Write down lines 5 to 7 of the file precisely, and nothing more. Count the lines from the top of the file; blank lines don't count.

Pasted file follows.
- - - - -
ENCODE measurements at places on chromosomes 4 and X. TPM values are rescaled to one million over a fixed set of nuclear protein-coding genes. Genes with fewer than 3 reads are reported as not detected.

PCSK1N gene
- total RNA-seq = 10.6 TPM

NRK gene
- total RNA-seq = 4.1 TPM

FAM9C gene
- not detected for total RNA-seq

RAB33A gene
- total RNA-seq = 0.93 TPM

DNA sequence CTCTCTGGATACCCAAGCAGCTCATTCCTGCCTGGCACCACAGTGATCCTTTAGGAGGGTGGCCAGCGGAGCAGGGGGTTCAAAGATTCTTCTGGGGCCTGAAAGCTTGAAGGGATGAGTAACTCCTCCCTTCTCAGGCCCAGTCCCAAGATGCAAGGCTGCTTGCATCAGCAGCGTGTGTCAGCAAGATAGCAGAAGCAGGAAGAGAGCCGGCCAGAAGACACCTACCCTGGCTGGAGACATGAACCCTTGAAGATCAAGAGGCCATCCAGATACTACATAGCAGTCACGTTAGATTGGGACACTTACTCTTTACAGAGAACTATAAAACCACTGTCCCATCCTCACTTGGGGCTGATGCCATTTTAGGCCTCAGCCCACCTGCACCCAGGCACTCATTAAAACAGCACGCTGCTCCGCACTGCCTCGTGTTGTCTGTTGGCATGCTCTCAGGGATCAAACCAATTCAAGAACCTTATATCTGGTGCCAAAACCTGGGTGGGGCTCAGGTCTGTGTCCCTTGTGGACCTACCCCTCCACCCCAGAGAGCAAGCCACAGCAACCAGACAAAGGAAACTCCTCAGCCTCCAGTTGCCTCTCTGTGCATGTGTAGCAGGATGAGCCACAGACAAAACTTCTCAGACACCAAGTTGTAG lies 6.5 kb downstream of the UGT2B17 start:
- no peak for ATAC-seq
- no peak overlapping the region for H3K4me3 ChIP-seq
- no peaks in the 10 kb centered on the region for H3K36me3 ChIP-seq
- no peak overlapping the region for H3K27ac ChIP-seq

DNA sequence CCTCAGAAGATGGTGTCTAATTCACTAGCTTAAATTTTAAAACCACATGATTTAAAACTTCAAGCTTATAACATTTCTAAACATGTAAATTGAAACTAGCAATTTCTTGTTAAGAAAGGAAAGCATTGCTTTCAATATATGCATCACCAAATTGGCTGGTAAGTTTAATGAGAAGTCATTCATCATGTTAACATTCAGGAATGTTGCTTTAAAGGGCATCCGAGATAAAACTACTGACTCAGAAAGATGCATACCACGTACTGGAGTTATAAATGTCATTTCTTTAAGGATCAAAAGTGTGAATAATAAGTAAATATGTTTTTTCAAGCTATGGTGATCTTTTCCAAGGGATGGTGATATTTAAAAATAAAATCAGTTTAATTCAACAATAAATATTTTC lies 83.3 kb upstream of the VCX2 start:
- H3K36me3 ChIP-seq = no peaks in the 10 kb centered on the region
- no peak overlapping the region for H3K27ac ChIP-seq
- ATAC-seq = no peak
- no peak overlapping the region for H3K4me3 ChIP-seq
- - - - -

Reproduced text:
- total RNA-seq = 4.1 TPM

FAM9C gene
- not detected for total RNA-seq